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Published: November 12th 2013
The Modern Highrises
as seen from the Chatham marina.
In order to enter the Chatham Marina you need to go through a lock off the Medway River. At the time of our arrival there was about 5 m (roughly 16 feet) difference between the water levels in the marina and the River. This is the first lock we have ever entered where the cleats for tying up the boat are connected to a floating pontoon (dock); this makes life so much easier. Once inside the lock we were met by the harbor master, Tony. He was very welcoming and helpful in getting us oriented to the marina and Chatham in general. The first thing we learned was that the marina is located in what used to be a Navy Dockyard first established in 1567 when it was set up as the Royal Dockyard by order of Queen Elizabeth I. It was the largest refit dockyard in the 17th
century when it was critical during the Dutch wars. When the main enemy became France, ports on the south coast became critically important. It soon became a shipbuilding yard which built on average two ships per year. That may seem like a very long time but remember everything at this time was
The Pump House
near the marina is empty waiting for someone to figure out what to do with it.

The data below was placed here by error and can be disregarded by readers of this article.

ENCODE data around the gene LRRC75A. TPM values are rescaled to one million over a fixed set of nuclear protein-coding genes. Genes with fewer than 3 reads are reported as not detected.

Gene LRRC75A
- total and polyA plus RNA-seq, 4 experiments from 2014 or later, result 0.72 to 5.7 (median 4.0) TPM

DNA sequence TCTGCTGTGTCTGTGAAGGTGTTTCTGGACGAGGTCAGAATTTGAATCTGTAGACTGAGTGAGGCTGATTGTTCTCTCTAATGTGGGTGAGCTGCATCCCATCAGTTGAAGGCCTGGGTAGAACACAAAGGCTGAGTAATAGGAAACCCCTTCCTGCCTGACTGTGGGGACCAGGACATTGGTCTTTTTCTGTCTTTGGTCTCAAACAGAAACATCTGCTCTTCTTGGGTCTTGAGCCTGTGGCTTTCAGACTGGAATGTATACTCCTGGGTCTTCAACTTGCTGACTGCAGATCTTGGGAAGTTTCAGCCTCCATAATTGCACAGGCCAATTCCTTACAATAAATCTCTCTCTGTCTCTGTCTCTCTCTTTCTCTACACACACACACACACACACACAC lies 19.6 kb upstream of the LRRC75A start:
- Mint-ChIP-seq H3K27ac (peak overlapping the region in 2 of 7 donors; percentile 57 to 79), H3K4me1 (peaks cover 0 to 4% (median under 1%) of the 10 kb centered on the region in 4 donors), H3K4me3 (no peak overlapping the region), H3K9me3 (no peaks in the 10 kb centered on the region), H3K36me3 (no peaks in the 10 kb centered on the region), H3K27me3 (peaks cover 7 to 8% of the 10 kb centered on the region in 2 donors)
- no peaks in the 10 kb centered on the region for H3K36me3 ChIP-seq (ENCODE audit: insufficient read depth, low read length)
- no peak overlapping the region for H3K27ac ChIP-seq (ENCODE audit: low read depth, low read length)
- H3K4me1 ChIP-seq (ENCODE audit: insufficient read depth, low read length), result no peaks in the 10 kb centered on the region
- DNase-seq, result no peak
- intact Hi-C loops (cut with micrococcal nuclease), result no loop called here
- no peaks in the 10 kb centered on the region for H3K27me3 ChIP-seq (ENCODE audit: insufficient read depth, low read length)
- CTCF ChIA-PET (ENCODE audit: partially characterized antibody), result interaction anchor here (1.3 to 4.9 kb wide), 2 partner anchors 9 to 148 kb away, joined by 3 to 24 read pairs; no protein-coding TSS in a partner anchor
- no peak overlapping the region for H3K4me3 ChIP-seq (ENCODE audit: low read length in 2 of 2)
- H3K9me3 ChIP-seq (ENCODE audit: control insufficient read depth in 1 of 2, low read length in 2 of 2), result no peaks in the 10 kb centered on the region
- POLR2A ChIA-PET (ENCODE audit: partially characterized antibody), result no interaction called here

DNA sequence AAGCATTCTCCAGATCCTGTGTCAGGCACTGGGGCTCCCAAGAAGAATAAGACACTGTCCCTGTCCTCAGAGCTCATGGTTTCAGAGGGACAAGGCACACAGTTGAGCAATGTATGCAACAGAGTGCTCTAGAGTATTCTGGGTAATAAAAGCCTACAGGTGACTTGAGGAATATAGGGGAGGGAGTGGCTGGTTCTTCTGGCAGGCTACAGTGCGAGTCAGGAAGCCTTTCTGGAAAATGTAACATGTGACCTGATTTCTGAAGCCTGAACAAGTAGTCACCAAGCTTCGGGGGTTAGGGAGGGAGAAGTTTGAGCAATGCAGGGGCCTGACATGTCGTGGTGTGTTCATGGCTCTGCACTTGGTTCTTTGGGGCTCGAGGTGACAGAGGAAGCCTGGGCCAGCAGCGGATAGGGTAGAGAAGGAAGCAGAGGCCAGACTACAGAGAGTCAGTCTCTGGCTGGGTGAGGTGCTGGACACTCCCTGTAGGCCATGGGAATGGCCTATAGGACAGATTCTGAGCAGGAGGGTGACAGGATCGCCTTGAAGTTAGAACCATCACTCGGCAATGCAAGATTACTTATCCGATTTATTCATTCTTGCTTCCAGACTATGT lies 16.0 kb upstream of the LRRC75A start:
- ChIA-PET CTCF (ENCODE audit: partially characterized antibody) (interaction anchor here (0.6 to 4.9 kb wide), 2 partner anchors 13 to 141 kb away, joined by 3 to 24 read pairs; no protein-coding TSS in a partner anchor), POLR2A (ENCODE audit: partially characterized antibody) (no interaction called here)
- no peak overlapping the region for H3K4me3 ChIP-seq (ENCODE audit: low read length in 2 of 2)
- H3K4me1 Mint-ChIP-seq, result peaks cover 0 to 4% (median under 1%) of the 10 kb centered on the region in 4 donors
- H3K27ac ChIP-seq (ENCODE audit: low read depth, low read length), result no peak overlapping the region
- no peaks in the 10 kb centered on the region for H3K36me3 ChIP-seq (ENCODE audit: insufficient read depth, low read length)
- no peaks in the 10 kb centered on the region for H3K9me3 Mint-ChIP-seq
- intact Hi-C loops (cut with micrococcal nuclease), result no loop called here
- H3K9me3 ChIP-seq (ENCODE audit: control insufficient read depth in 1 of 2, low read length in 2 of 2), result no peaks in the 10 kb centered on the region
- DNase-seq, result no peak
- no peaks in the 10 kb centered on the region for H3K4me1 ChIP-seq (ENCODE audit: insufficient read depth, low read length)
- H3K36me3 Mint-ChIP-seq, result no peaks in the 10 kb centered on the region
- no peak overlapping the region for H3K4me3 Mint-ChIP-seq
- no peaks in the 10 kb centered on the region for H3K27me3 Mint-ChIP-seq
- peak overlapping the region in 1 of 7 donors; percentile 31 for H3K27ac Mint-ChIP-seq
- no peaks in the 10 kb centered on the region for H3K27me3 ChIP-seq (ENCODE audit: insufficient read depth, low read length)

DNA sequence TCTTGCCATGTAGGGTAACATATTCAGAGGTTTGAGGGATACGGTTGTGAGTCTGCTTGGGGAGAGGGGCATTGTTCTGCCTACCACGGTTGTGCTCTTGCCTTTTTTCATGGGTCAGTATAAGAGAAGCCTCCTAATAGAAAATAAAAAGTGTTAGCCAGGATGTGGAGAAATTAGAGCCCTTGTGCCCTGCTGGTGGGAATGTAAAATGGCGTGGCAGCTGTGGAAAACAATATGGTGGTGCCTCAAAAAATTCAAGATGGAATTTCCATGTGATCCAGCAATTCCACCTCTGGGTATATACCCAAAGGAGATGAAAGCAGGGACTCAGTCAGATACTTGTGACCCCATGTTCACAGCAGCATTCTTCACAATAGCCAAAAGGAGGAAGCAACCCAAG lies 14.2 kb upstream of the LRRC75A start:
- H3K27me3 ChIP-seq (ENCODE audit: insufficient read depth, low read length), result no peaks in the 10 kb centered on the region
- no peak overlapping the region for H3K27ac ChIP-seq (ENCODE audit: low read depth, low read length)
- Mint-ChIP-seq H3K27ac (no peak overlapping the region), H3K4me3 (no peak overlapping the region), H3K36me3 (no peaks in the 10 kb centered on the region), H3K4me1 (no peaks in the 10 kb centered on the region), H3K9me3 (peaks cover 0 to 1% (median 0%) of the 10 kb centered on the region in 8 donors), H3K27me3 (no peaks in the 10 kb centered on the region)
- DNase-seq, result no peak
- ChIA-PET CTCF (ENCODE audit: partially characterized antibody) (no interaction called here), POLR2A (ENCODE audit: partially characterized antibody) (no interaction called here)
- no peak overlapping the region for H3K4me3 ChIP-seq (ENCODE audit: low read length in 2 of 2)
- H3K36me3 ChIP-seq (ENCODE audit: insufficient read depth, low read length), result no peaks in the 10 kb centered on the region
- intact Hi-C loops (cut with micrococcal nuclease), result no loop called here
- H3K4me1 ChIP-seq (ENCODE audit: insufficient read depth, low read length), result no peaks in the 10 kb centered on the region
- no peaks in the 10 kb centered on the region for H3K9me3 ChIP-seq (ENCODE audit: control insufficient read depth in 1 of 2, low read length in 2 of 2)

done by hand, there were no machines and the warships of the 17th and 18th century could easily carry over 100 cannons and were said to use as much as 16 acres of mature oak trees to build one ship. The yard consisted of three basins; one which was 21 acres in size, the second was 28 acres and the last 20 acres. They also had 4 large dry docks located on the premises. During the 20th
century this yard started building submarines during World War I. Building and retrofits continued in World War II, but the last submarine or ship built here was in 1966 with the dockyard being completely shut down in 1984. Many of the buildings are now used by the local University or have been converted to retail space. They have built up around this area with new residential areas, shops, restaurants and pubs. The marina itself is first class with excellent facilities except for the fact that you had to pay extra for Wi-Fi and it's not cheap. This is now the 2nd